Rape Prosecution Rates

Attorney General – in the House of Commons on 7th July 2022.

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Photo of Scott Benton Scott Benton Conservative, Blackpool South

What steps she is taking to increase prosecution rates for rape.

Photo of Flick Drummond Flick Drummond Conservative, Meon Valley

What steps she is taking to increase prosecution rates for rape.

Photo of Suella Braverman Suella Braverman The Attorney-General

We are united in our combined efforts, across Government, to improve performance for victims and increase the number of successful rape cases that go through our courts. Since we published our rape review action plan, there has been a steady increase in the number of rape charges, prosecutions and convictions quarter on quarter. We are closing the gap between complaints and convictions. Most notably, the number of convictions for rape offences is up by 27% on the number in 2019.

Photo of Scott Benton Scott Benton Conservative, Blackpool South

In Lancashire, our brilliant police and crime commissioner, Andrew Snowden, is funding a variety of projects to reduce the number of rape and serious sexual offences. They include dedicated specialist support services for victims, and Operation Night Guardian, which focuses on the night economy. How is the CPS in Lancashire working alongside our police and crime commissioner to improve the rates of conviction for these abhorrent crimes?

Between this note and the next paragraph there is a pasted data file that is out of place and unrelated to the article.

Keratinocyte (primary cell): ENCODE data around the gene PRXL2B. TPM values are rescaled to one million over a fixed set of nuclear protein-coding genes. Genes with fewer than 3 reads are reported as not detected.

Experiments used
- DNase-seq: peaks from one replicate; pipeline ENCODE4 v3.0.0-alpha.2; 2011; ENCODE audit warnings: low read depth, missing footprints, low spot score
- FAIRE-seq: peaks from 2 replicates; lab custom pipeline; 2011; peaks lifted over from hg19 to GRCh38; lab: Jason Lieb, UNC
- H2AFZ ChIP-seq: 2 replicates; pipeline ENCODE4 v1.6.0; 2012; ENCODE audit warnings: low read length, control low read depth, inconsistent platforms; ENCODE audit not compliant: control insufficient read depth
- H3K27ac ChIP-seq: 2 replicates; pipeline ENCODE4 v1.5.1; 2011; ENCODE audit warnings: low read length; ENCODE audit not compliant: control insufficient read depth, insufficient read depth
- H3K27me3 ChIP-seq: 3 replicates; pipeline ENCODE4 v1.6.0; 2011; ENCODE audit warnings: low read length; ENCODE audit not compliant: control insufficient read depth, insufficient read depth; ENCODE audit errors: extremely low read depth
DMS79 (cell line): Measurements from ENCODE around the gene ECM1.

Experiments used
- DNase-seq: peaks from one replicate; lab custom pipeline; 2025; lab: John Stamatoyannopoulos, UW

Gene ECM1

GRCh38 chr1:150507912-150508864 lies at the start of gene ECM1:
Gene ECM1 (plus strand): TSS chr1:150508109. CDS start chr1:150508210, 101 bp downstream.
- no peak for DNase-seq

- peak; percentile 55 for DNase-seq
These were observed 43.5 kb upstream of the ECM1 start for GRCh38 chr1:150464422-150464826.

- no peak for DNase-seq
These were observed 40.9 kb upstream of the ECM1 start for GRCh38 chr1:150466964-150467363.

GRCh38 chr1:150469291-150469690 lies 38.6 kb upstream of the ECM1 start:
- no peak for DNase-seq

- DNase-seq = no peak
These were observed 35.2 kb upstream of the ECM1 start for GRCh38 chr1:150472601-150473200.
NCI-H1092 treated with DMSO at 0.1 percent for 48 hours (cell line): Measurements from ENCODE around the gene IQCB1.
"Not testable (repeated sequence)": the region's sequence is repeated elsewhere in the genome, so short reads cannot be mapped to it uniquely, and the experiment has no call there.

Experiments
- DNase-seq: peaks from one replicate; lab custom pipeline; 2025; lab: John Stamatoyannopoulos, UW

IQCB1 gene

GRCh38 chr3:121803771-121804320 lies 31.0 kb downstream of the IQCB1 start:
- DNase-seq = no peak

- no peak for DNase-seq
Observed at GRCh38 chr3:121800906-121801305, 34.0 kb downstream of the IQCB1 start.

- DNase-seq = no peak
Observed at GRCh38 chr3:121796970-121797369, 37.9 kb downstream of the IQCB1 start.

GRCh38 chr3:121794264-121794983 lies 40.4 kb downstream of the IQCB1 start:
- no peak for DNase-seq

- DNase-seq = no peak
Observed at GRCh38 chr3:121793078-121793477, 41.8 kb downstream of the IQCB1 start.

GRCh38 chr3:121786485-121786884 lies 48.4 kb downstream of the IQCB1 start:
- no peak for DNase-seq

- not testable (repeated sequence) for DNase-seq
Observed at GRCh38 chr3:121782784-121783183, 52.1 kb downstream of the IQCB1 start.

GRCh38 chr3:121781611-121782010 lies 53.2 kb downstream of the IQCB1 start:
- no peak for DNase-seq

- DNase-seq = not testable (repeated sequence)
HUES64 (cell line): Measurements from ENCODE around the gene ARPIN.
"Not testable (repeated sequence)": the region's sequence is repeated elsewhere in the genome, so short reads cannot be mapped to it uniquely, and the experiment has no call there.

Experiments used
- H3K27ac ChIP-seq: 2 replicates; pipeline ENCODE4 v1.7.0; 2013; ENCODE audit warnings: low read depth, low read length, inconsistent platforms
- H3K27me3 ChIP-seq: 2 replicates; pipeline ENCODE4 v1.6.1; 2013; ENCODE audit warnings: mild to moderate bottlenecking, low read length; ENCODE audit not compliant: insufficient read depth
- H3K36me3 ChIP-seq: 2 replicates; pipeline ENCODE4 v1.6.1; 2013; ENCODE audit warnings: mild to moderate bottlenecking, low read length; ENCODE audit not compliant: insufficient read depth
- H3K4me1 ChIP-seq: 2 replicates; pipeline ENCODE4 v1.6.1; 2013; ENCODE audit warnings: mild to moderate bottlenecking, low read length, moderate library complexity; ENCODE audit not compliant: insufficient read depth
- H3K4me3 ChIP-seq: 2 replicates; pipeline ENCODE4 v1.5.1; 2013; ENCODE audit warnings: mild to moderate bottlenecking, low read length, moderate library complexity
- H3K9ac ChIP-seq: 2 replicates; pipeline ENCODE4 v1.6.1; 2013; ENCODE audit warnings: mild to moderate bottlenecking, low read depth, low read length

Photo of Suella Braverman Suella Braverman The Attorney-General

I am pleased to report that CPS North West is in an Operation Soteria area. Operation Soteria, which was introduced recently under this Government, is an ambitious joint police and CPS programme of work to transform the way in which rape prosecutions are handled. It will provide a renewed focus on investigating the suspect rather than the victim, and will ultimately create a new operating model for the investigation and prosecution of rape. We are pleased to be seeing the green shoots of progress nationally: the number of rape convictions has increased by 29% compared with the last quarter pre-covid.

Photo of Flick Drummond Flick Drummond Conservative, Meon Valley

I have a constituent whose sperm was used without his consent by his ex-partner so that she could become pregnant. The police have looked at the case and passed it to the CPS, which says that the law does not allow it to deal with the offence as any kind of sexual assault. Will my right hon. and learned Friend look at the law? This is not just “sperm theft”, but a form of sexual assault and a violation of my constituent’s rights.